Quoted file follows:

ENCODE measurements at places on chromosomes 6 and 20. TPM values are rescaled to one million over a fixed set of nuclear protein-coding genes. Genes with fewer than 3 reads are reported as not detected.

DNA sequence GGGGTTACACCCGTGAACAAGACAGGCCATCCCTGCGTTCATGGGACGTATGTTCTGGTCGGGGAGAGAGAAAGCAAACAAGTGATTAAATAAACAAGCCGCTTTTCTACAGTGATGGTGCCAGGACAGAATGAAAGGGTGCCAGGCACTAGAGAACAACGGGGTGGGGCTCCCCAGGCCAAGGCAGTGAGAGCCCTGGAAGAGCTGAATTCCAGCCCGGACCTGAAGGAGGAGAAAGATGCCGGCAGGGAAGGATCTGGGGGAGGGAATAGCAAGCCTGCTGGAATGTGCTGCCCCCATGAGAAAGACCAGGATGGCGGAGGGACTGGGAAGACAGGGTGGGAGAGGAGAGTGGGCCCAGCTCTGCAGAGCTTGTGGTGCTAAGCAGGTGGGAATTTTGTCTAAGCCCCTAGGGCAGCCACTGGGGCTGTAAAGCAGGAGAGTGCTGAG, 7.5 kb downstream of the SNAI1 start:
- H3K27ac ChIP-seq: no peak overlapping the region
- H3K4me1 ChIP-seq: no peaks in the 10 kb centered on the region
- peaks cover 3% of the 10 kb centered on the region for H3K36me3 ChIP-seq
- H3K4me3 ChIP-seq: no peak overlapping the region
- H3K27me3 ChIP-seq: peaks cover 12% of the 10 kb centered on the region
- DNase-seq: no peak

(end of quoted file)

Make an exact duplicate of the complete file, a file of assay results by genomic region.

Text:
ENCODE measurements at places on chromosomes 6 and 20. TPM values are rescaled to one million over a fixed set of nuclear protein-coding genes. Genes with fewer than 3 reads are reported as not detected.

DNA sequence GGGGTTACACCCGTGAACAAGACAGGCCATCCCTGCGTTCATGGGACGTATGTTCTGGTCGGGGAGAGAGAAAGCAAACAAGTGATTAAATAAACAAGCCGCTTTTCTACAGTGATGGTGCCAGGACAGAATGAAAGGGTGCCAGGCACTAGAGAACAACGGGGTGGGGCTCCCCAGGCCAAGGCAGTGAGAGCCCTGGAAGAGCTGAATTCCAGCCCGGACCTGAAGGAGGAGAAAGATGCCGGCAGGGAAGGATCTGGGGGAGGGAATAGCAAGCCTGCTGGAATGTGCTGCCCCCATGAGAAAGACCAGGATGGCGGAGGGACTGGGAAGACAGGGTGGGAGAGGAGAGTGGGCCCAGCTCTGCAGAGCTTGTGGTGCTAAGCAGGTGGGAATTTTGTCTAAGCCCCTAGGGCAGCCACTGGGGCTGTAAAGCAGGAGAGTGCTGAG, 7.5 kb downstream of the SNAI1 start:
- H3K27ac ChIP-seq: no peak overlapping the region
- H3K4me1 ChIP-seq: no peaks in the 10 kb centered on the region
- peaks cover 3% of the 10 kb centered on the region for H3K36me3 ChIP-seq
- H3K4me3 ChIP-seq: no peak overlapping the region
- H3K27me3 ChIP-seq: peaks cover 12% of the 10 kb centered on the region
- DNase-seq: no peak